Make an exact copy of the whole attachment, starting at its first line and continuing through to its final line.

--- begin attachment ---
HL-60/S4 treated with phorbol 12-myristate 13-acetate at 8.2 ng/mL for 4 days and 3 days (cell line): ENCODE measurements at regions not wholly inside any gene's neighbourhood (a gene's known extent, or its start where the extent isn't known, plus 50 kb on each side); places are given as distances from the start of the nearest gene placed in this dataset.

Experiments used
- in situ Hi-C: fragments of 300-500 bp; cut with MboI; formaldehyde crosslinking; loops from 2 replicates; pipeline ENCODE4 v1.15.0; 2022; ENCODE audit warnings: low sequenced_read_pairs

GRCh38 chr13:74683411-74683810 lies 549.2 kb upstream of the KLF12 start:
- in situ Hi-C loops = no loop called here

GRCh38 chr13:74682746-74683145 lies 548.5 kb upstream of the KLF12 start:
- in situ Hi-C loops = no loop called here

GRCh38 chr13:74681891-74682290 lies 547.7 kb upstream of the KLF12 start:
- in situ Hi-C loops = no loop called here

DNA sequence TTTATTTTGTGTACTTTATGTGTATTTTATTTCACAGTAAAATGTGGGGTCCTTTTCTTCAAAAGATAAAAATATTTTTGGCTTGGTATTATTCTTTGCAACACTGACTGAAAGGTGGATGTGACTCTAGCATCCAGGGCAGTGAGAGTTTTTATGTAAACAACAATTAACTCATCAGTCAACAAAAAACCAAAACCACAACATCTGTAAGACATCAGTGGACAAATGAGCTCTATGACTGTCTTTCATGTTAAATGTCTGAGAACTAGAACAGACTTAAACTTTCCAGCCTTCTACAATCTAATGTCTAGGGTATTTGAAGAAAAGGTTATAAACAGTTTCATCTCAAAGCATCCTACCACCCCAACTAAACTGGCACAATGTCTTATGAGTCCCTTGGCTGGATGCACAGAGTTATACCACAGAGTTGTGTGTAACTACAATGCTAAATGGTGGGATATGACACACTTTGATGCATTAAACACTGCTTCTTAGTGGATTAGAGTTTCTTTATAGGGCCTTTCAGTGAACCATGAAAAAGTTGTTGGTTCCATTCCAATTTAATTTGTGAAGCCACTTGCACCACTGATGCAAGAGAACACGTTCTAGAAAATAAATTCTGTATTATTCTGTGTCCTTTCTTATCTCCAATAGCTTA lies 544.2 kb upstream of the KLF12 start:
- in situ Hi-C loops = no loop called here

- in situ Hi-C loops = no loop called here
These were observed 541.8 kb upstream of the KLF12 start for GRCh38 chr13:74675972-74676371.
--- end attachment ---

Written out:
HL-60/S4 treated with phorbol 12-myristate 13-acetate at 8.2 ng/mL for 4 days and 3 days (cell line): ENCODE measurements at regions not wholly inside any gene's neighbourhood (a gene's known extent, or its start where the extent isn't known, plus 50 kb on each side); places are given as distances from the start of the nearest gene placed in this dataset.

Experiments used
- in situ Hi-C: fragments of 300-500 bp; cut with MboI; formaldehyde crosslinking; loops from 2 replicates; pipeline ENCODE4 v1.15.0; 2022; ENCODE audit warnings: low sequenced_read_pairs

GRCh38 chr13:74683411-74683810 lies 549.2 kb upstream of the KLF12 start:
- in situ Hi-C loops = no loop called here

GRCh38 chr13:74682746-74683145 lies 548.5 kb upstream of the KLF12 start:
- in situ Hi-C loops = no loop called here

GRCh38 chr13:74681891-74682290 lies 547.7 kb upstream of the KLF12 start:
- in situ Hi-C loops = no loop called here

DNA sequence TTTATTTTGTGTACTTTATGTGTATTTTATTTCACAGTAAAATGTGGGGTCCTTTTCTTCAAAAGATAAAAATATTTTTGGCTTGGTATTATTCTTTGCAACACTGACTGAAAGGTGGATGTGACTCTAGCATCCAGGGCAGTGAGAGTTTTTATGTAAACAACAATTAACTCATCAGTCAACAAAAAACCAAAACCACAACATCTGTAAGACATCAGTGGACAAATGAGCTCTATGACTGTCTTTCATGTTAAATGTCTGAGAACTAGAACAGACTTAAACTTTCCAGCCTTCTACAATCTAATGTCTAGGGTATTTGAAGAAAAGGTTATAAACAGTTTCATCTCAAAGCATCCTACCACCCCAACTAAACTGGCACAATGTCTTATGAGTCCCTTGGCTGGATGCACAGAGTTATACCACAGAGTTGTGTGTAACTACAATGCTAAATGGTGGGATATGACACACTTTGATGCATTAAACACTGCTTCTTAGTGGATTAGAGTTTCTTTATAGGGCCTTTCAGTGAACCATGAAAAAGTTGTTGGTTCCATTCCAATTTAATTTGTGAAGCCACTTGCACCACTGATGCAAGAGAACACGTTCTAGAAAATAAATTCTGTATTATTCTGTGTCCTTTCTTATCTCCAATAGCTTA lies 544.2 kb upstream of the KLF12 start:
- in situ Hi-C loops = no loop called here

- in situ Hi-C loops = no loop called here
These were observed 541.8 kb upstream of the KLF12 start for GRCh38 chr13:74675972-74676371.